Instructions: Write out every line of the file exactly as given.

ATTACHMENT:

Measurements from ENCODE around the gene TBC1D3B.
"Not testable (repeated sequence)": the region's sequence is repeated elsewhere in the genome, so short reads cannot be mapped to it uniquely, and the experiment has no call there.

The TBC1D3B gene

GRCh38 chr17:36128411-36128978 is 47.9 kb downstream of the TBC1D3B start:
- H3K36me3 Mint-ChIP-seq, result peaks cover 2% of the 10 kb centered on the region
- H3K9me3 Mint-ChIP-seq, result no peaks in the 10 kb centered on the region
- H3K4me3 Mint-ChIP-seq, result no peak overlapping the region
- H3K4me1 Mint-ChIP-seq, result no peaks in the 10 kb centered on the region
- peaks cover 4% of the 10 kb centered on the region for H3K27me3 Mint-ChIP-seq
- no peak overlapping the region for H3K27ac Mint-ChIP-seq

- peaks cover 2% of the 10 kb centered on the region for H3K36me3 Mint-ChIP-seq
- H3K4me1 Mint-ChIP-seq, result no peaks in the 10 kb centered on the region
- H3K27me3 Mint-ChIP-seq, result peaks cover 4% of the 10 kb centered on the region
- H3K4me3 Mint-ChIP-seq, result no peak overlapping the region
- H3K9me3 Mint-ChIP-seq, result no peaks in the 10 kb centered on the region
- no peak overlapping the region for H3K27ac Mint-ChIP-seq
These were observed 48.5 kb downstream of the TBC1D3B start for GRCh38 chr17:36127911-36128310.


Measurements from ENCODE around the gene TBC1D3B.
"Not testable (repeated sequence)": the region's sequence is repeated elsewhere in the genome, so short reads cannot be mapped to it uniquely, and the experiment has no call there.

The TBC1D3B gene

GRCh38 chr17:36128411-36128978 is 47.9 kb downstream of the TBC1D3B start:
- H3K36me3 Mint-ChIP-seq, result peaks cover 2% of the 10 kb centered on the region
- H3K9me3 Mint-ChIP-seq, result no peaks in the 10 kb centered on the region
- H3K4me3 Mint-ChIP-seq, result no peak overlapping the region
- H3K4me1 Mint-ChIP-seq, result no peaks in the 10 kb centered on the region
- peaks cover 4% of the 10 kb centered on the region for H3K27me3 Mint-ChIP-seq
- no peak overlapping the region for H3K27ac Mint-ChIP-seq

- peaks cover 2% of the 10 kb centered on the region for H3K36me3 Mint-ChIP-seq
- H3K4me1 Mint-ChIP-seq, result no peaks in the 10 kb centered on the region
- H3K27me3 Mint-ChIP-seq, result peaks cover 4% of the 10 kb centered on the region
- H3K4me3 Mint-ChIP-seq, result no peak overlapping the region
- H3K9me3 Mint-ChIP-seq, result no peaks in the 10 kb centered on the region
- no peak overlapping the region for H3K27ac Mint-ChIP-seq
These were observed 48.5 kb downstream of the TBC1D3B start for GRCh38 chr17:36127911-36128310.